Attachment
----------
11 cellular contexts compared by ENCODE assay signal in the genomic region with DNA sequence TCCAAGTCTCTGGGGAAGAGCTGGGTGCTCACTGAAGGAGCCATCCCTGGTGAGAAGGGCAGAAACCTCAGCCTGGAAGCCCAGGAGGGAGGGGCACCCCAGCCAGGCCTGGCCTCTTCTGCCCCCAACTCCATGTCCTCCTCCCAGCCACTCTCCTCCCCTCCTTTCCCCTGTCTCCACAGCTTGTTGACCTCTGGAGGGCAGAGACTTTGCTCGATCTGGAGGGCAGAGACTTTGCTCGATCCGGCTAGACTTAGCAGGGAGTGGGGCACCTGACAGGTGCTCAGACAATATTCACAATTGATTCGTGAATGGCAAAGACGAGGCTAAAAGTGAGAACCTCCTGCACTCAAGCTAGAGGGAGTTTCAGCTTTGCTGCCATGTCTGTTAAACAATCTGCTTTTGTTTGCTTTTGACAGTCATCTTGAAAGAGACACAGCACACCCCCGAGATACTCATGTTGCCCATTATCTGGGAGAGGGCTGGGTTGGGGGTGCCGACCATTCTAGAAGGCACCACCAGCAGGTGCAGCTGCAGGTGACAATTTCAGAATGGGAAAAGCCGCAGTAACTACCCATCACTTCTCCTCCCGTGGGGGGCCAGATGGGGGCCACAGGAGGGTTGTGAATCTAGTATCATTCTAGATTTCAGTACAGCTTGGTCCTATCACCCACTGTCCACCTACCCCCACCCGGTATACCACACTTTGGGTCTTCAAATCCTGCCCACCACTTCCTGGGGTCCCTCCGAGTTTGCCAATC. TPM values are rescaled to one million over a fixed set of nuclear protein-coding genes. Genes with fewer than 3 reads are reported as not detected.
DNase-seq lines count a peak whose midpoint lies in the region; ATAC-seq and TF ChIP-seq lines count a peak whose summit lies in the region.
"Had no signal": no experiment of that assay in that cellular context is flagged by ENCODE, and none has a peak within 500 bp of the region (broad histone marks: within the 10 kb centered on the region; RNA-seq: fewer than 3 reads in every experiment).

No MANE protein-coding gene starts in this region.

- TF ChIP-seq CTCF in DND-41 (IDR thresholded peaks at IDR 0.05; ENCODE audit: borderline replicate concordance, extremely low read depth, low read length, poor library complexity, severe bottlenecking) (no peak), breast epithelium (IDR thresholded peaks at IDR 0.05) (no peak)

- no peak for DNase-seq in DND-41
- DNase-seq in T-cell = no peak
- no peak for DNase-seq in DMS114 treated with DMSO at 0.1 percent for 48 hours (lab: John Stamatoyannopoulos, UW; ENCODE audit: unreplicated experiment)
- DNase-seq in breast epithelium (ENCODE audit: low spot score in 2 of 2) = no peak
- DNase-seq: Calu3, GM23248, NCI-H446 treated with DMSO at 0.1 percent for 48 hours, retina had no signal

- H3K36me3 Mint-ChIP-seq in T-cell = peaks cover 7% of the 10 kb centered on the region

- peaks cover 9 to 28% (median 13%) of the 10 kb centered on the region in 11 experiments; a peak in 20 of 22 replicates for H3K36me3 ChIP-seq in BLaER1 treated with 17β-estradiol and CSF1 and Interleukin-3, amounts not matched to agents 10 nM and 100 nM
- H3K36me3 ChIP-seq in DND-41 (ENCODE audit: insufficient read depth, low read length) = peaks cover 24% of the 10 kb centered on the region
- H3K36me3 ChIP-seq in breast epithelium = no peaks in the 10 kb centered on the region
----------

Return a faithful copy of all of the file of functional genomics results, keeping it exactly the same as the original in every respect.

11 cellular contexts compared by ENCODE assay signal in the genomic region with DNA sequence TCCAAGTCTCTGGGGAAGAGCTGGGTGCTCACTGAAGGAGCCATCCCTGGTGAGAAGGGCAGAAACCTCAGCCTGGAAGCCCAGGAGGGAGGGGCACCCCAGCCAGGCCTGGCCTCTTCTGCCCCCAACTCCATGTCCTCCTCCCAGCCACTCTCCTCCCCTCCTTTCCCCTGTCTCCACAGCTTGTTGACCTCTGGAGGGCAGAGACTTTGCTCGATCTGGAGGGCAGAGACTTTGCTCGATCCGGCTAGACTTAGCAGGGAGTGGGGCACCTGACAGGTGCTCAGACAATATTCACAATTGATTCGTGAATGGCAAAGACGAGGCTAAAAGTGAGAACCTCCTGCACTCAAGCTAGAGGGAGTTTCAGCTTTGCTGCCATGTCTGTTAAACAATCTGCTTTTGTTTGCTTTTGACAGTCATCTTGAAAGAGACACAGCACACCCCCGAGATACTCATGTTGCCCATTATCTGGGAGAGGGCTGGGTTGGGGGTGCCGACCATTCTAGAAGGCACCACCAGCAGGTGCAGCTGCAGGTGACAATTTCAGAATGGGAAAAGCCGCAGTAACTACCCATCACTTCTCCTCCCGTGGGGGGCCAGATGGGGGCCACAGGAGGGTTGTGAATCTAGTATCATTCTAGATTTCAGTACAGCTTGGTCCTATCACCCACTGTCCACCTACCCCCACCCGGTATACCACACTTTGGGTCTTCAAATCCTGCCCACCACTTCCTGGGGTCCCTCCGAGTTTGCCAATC. TPM values are rescaled to one million over a fixed set of nuclear protein-coding genes. Genes with fewer than 3 reads are reported as not detected.
DNase-seq lines count a peak whose midpoint lies in the region; ATAC-seq and TF ChIP-seq lines count a peak whose summit lies in the region.
"Had no signal": no experiment of that assay in that cellular context is flagged by ENCODE, and none has a peak within 500 bp of the region (broad histone marks: within the 10 kb centered on the region; RNA-seq: fewer than 3 reads in every experiment).

No MANE protein-coding gene starts in this region.

- TF ChIP-seq CTCF in DND-41 (IDR thresholded peaks at IDR 0.05; ENCODE audit: borderline replicate concordance, extremely low read depth, low read length, poor library complexity, severe bottlenecking) (no peak), breast epithelium (IDR thresholded peaks at IDR 0.05) (no peak)

- no peak for DNase-seq in DND-41
- DNase-seq in T-cell = no peak
- no peak for DNase-seq in DMS114 treated with DMSO at 0.1 percent for 48 hours (lab: John Stamatoyannopoulos, UW; ENCODE audit: unreplicated experiment)
- DNase-seq in breast epithelium (ENCODE audit: low spot score in 2 of 2) = no peak
- DNase-seq: Calu3, GM23248, NCI-H446 treated with DMSO at 0.1 percent for 48 hours, retina had no signal

- H3K36me3 Mint-ChIP-seq in T-cell = peaks cover 7% of the 10 kb centered on the region

- peaks cover 9 to 28% (median 13%) of the 10 kb centered on the region in 11 experiments; a peak in 20 of 22 replicates for H3K36me3 ChIP-seq in BLaER1 treated with 17β-estradiol and CSF1 and Interleukin-3, amounts not matched to agents 10 nM and 100 nM
- H3K36me3 ChIP-seq in DND-41 (ENCODE audit: insufficient read depth, low read length) = peaks cover 24% of the 10 kb centered on the region
- H3K36me3 ChIP-seq in breast epithelium = no peaks in the 10 kb centered on the region